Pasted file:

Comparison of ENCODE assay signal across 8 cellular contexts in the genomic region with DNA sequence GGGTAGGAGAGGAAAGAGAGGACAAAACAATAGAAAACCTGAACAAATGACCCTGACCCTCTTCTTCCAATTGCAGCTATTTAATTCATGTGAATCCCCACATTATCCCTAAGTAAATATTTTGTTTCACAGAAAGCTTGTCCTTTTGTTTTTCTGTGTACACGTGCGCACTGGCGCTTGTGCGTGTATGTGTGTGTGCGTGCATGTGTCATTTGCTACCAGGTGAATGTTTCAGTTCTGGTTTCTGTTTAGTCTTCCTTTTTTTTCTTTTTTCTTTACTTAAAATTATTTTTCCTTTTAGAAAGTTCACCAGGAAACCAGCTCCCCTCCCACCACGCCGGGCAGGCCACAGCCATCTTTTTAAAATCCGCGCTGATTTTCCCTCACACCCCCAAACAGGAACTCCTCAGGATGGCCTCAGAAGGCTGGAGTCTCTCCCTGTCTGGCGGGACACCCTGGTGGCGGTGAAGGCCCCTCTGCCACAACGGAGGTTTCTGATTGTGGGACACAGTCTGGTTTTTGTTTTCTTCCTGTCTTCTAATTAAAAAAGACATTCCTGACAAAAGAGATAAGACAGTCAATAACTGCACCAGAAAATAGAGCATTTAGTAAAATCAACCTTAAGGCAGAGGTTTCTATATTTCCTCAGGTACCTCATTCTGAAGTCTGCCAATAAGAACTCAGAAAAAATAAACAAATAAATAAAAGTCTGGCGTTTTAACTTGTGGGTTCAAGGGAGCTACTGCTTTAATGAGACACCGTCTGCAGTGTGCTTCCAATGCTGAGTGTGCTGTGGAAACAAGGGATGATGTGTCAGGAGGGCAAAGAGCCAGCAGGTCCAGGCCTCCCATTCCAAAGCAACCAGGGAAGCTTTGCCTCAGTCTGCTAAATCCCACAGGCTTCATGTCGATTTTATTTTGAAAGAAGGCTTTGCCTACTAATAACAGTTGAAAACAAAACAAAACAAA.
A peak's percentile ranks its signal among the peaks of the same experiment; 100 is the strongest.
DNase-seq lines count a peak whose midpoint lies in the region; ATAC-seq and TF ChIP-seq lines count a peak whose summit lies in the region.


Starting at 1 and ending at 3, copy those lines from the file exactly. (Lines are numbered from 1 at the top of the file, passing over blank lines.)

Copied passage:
Comparison of ENCODE assay signal across 8 cellular contexts in the genomic region with DNA sequence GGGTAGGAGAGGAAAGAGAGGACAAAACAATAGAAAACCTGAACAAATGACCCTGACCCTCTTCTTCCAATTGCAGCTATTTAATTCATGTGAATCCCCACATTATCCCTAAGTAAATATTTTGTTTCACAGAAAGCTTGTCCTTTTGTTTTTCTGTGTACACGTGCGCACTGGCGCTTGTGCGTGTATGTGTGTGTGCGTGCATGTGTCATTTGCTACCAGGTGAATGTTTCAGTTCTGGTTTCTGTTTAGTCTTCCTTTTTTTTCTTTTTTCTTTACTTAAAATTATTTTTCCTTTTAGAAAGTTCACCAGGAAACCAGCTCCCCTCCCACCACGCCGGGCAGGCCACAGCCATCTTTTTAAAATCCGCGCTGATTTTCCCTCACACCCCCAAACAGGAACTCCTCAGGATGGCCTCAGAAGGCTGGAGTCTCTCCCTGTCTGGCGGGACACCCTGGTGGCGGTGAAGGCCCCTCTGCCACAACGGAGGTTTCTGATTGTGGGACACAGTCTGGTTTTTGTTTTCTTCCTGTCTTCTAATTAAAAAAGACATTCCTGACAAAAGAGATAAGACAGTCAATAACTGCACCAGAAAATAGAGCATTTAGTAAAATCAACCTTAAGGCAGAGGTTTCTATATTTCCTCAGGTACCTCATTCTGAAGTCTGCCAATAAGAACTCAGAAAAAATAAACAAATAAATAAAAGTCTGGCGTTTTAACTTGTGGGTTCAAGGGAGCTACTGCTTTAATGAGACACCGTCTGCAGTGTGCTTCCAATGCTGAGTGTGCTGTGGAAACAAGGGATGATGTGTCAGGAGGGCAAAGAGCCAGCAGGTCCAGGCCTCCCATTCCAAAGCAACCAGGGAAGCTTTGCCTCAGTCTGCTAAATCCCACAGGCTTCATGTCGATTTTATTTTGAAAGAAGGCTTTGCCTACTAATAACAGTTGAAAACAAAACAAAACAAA.
A peak's percentile ranks its signal among the peaks of the same experiment; 100 is the strongest.
DNase-seq lines count a peak whose midpoint lies in the region; ATAC-seq and TF ChIP-seq lines count a peak whose summit lies in the region.